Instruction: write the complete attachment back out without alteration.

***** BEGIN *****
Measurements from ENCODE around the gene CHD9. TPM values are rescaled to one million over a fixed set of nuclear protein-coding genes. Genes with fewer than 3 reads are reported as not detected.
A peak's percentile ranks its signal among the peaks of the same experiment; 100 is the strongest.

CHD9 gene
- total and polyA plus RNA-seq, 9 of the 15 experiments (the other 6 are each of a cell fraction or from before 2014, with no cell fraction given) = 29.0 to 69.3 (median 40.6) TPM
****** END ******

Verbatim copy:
Measurements from ENCODE around the gene CHD9. TPM values are rescaled to one million over a fixed set of nuclear protein-coding genes. Genes with fewer than 3 reads are reported as not detected.
A peak's percentile ranks its signal among the peaks of the same experiment; 100 is the strongest.

CHD9 gene
- total and polyA plus RNA-seq, 9 of the 15 experiments (the other 6 are each of a cell fraction or from before 2014, with no cell fraction given) = 29.0 to 69.3 (median 40.6) TPM